My Kindergarteners and First Graders participated in a Storytime STEM activity this week. We read the book The True Story of the Three Little Pigs by Jon Sciezka. Then, we created houses out of toothpicks and gumdrops. Their house had to be sturdy enough to withstand our "big-bad wolf," which was actually a hair blow dryer with a wolf mask on it. If their structure fell down, they had to find a way to make it stronger and more sturdy. Here are some pictures from our fun experiment! The kiddos loved this project and when their structure did not fall down they worked together to make a taller building.
The students at Prairie View and Eagleville have been exploring 3D printing. They started off getting more familiar with the program Tinkercad through mini challenges. We completed these challenges so that students could get a basic understanding of how Tinkercad works before we start on an actual project. Students learned how to drag an object onto their workspace, make an object bigger, make the object taller, put a hole in an object, add text to an object, and group objects together.
Eagleville students are working on creating a gear key chain with their names on it. I am excited to see what other projects we can connect to the curriculum moving forward.
Google Expeditions is amazing. We have used virtual reality the past two weeks in the library to extend on students' learning in class.
Third Grade: Went inside a cloud! This was an extension of their work in science about the water cycle and climates.
Fourth Grade: Went inside a circuit! We analyzed differences between parallel and series circuits. In addition, we saw how circuits are created in today's world through computer software.
Fifth Grade: We went to a Native American reservation and looked at different aspects of Native American culture. This connected to fifth graders' work in social studies.
Sixth Grade: Traveled all around the world to different biomes. We took notes on the characteristics of each biome and animals that lived in each place.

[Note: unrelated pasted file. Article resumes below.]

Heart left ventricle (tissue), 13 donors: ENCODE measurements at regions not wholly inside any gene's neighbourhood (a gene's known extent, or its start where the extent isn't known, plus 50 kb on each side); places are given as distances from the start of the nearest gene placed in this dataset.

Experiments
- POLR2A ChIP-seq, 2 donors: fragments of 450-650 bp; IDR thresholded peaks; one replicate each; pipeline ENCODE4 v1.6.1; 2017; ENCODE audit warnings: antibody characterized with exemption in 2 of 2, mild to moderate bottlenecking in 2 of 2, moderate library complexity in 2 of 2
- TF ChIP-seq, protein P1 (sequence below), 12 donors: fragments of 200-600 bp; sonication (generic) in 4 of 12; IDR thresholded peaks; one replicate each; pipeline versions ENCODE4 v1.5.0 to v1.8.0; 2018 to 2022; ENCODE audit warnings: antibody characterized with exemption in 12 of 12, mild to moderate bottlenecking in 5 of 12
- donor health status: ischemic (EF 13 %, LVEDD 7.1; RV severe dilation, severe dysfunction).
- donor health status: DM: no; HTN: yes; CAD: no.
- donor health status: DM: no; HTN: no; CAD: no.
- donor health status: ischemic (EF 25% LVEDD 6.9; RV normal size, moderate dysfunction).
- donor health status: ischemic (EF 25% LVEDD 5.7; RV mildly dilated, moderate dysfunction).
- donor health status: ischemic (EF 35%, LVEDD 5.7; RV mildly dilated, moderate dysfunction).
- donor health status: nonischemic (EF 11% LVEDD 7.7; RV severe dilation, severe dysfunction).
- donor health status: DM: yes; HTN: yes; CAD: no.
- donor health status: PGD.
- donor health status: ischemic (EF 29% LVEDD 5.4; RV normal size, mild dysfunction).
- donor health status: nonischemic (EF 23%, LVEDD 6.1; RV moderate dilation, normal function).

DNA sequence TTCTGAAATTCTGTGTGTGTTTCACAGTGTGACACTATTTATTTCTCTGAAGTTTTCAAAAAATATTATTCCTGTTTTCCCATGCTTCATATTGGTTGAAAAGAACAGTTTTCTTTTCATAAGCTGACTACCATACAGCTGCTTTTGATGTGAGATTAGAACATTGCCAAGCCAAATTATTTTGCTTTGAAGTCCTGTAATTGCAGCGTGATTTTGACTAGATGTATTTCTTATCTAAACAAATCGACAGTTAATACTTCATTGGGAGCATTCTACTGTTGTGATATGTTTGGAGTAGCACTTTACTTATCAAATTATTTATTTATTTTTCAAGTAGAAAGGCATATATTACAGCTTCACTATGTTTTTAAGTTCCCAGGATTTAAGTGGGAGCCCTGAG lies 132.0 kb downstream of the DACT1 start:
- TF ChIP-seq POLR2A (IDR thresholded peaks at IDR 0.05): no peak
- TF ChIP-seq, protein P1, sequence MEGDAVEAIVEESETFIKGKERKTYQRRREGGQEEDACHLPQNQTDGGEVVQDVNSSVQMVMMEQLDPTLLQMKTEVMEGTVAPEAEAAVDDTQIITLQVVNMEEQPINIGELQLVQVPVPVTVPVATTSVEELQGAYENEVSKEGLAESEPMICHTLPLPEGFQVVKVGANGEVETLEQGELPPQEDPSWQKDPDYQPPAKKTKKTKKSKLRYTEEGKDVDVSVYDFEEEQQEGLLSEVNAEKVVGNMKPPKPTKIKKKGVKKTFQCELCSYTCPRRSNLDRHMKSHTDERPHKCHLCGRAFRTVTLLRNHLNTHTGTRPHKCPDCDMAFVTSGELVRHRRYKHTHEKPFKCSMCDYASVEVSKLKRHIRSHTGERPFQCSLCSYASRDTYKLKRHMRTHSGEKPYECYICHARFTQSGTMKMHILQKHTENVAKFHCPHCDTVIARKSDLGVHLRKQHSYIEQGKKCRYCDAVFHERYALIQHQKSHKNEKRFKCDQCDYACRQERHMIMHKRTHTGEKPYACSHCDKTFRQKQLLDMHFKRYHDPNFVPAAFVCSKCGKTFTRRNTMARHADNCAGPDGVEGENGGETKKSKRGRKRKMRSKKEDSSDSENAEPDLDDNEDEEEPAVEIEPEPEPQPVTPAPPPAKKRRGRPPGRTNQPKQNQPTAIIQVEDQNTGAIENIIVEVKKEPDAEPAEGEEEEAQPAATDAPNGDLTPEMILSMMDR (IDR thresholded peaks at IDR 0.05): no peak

The students loved this interactive experience. It prompted great questions and discussion. I can't wait to connect this to learning we do in the future!
Storytime Stem has been the most fun time with my little ones! This week we read the book 10 Apples Up on Top by Dr. Suess. I picked this book because Kindergarteners are also learning about the life cycle of an apple. After reading, students got a chance to create a LEGO structure in which they could place two apples up on top! Kindergartners showed great collaboration skills throughout this activity.
Over the past two months I have spent hours interviewing librarians and educators about how they have developed a makerspace in their schools/library. I have read countless scholarly articles about STEM Labs, Creative Common Areas, and Makerspaces and their positive impacts on students. Additionally, I have toured several spaces in order to develop my vision of what our makerspace will look like.
All of this research has guided my creation of a Makerspace Integration Plan. This is a three-year plan and works to slowly develop a space that fits our school.
Despite all this research I am fully aware that the space needs to fit our school, students, and staff. My plan cannot stand on it's own. My integration plan must be readily adaptable based on the specific needs of the school.
My goal over the next six months will be to create a committee of passionate teachers who see a need, a place, and a benefit in interactive, hands-on maker challenges in our school. These teachers will help develop this plan in a more systemic, comprehensive way than I can alone. I look forward to sharing my vision and creating a new vision based on the thoughts and ideas of others.
Nonetheless, I'm excited to get my complete vision on paper. With this visual checklist, I can reflect, change, adapt, and make purposeful decisions for our school.
Basically.... It's a great starting point as we walk into the school year!
My goal for the Makerspace area was to inspire creativity. After putting up the tan LEGO wall, I thought I really needed some color on the off-white walls. I found this poster online which originally sparked the idea. I easily could have bought the print, framed it, and hung the poster up in the Makerspace. However, I felt it would be more powerful to MAKE the posters myself.
-I bought six canvases from Wall Mart (12" x 16")
-I bought some acrylic paint (Red, Blue, Yellow, Black, and White)
-I used a Circuit and some white card stock paper
-1 jar of Modge Podge
First, I used the circuit to cut out the words words Dream, Invent, Make, Question, Learn, and Design in different fonts. I made sure that each word fit on the canvas appropriately. Then, I painted each canvas with acrylic paint. Once I let that dry, I used Modge Podge to stick the words on top of the canvas.
While these first six paintings are all my own, I am excited for school to start and get some new canvas ideas. I can envision having students create their own backgrounds and adding canvases that say words like Collaborate, Discover, Explore, and much more!
This burst of inspirational color makes me excited for the school year to start and kiddos can finally start using this space!